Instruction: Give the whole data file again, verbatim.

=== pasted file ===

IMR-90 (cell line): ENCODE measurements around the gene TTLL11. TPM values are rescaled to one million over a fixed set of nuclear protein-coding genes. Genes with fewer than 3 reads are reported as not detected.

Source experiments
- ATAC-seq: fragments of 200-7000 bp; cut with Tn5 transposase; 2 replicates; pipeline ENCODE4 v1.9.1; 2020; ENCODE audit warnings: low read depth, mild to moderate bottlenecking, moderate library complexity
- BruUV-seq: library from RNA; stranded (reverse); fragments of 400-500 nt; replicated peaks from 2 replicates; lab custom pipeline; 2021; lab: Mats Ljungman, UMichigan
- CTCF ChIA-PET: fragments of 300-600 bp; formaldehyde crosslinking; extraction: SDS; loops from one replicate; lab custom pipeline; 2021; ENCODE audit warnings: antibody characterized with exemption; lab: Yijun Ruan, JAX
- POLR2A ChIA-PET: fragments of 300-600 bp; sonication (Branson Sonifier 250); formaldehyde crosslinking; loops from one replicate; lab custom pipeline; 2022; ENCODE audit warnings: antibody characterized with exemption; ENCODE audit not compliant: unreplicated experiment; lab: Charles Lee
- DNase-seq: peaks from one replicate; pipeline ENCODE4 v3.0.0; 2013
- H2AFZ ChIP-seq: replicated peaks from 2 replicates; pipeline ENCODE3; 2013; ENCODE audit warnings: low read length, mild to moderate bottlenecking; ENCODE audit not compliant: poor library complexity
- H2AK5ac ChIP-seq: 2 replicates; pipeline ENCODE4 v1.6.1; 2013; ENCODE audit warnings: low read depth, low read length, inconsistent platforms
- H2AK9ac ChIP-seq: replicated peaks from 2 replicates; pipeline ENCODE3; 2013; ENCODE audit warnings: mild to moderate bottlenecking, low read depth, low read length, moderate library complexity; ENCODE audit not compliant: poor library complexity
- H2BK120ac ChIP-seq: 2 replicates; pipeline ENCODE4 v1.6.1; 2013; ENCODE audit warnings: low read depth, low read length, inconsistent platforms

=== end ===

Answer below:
IMR-90 (cell line): ENCODE measurements around the gene TTLL11. TPM values are rescaled to one million over a fixed set of nuclear protein-coding genes. Genes with fewer than 3 reads are reported as not detected.

Source experiments
- ATAC-seq: fragments of 200-7000 bp; cut with Tn5 transposase; 2 replicates; pipeline ENCODE4 v1.9.1; 2020; ENCODE audit warnings: low read depth, mild to moderate bottlenecking, moderate library complexity
- BruUV-seq: library from RNA; stranded (reverse); fragments of 400-500 nt; replicated peaks from 2 replicates; lab custom pipeline; 2021; lab: Mats Ljungman, UMichigan
- CTCF ChIA-PET: fragments of 300-600 bp; formaldehyde crosslinking; extraction: SDS; loops from one replicate; lab custom pipeline; 2021; ENCODE audit warnings: antibody characterized with exemption; lab: Yijun Ruan, JAX
- POLR2A ChIA-PET: fragments of 300-600 bp; sonication (Branson Sonifier 250); formaldehyde crosslinking; loops from one replicate; lab custom pipeline; 2022; ENCODE audit warnings: antibody characterized with exemption; ENCODE audit not compliant: unreplicated experiment; lab: Charles Lee
- DNase-seq: peaks from one replicate; pipeline ENCODE4 v3.0.0; 2013
- H2AFZ ChIP-seq: replicated peaks from 2 replicates; pipeline ENCODE3; 2013; ENCODE audit warnings: low read length, mild to moderate bottlenecking; ENCODE audit not compliant: poor library complexity
- H2AK5ac ChIP-seq: 2 replicates; pipeline ENCODE4 v1.6.1; 2013; ENCODE audit warnings: low read depth, low read length, inconsistent platforms
- H2AK9ac ChIP-seq: replicated peaks from 2 replicates; pipeline ENCODE3; 2013; ENCODE audit warnings: mild to moderate bottlenecking, low read depth, low read length, moderate library complexity; ENCODE audit not compliant: poor library complexity
- H2BK120ac ChIP-seq: 2 replicates; pipeline ENCODE4 v1.6.1; 2013; ENCODE audit warnings: low read depth, low read length, inconsistent platforms